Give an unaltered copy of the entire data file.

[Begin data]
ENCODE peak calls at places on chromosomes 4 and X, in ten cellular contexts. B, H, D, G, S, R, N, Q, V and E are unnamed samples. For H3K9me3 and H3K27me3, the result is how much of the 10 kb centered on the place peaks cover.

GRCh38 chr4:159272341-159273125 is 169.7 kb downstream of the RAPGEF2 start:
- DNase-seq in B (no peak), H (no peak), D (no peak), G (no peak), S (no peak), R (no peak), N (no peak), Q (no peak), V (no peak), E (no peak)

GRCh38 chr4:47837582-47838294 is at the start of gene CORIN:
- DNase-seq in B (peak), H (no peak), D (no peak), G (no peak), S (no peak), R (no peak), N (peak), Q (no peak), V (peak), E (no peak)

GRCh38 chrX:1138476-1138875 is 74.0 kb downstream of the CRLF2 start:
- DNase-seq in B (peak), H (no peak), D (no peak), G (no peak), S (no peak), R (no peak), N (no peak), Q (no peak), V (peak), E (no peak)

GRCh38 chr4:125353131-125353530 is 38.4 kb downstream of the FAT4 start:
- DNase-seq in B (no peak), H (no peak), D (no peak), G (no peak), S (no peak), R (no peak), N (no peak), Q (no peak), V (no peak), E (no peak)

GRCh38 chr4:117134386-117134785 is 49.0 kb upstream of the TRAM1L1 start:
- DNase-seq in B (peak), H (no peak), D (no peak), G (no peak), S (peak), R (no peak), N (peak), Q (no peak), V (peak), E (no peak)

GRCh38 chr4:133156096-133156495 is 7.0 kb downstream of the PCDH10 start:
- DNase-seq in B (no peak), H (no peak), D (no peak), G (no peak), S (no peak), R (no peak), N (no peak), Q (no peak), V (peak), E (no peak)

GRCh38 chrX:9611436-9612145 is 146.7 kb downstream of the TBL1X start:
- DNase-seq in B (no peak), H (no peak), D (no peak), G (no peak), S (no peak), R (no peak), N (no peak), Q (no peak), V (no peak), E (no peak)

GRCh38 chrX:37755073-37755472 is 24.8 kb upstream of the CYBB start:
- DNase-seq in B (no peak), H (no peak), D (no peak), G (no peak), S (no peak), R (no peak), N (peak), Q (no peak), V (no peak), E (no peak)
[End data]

ENCODE peak calls at places on chromosomes 4 and X, in ten cellular contexts. B, H, D, G, S, R, N, Q, V and E are unnamed samples. For H3K9me3 and H3K27me3, the result is how much of the 10 kb centered on the place peaks cover.

GRCh38 chr4:159272341-159273125 is 169.7 kb downstream of the RAPGEF2 start:
- DNase-seq in B (no peak), H (no peak), D (no peak), G (no peak), S (no peak), R (no peak), N (no peak), Q (no peak), V (no peak), E (no peak)

GRCh38 chr4:47837582-47838294 is at the start of gene CORIN:
- DNase-seq in B (peak), H (no peak), D (no peak), G (no peak), S (no peak), R (no peak), N (peak), Q (no peak), V (peak), E (no peak)

GRCh38 chrX:1138476-1138875 is 74.0 kb downstream of the CRLF2 start:
- DNase-seq in B (peak), H (no peak), D (no peak), G (no peak), S (no peak), R (no peak), N (no peak), Q (no peak), V (peak), E (no peak)

GRCh38 chr4:125353131-125353530 is 38.4 kb downstream of the FAT4 start:
- DNase-seq in B (no peak), H (no peak), D (no peak), G (no peak), S (no peak), R (no peak), N (no peak), Q (no peak), V (no peak), E (no peak)

GRCh38 chr4:117134386-117134785 is 49.0 kb upstream of the TRAM1L1 start:
- DNase-seq in B (peak), H (no peak), D (no peak), G (no peak), S (peak), R (no peak), N (peak), Q (no peak), V (peak), E (no peak)

GRCh38 chr4:133156096-133156495 is 7.0 kb downstream of the PCDH10 start:
- DNase-seq in B (no peak), H (no peak), D (no peak), G (no peak), S (no peak), R (no peak), N (no peak), Q (no peak), V (peak), E (no peak)

GRCh38 chrX:9611436-9612145 is 146.7 kb downstream of the TBL1X start:
- DNase-seq in B (no peak), H (no peak), D (no peak), G (no peak), S (no peak), R (no peak), N (no peak), Q (no peak), V (no peak), E (no peak)

GRCh38 chrX:37755073-37755472 is 24.8 kb upstream of the CYBB start:
- DNase-seq in B (no peak), H (no peak), D (no peak), G (no peak), S (no peak), R (no peak), N (peak), Q (no peak), V (no peak), E (no peak)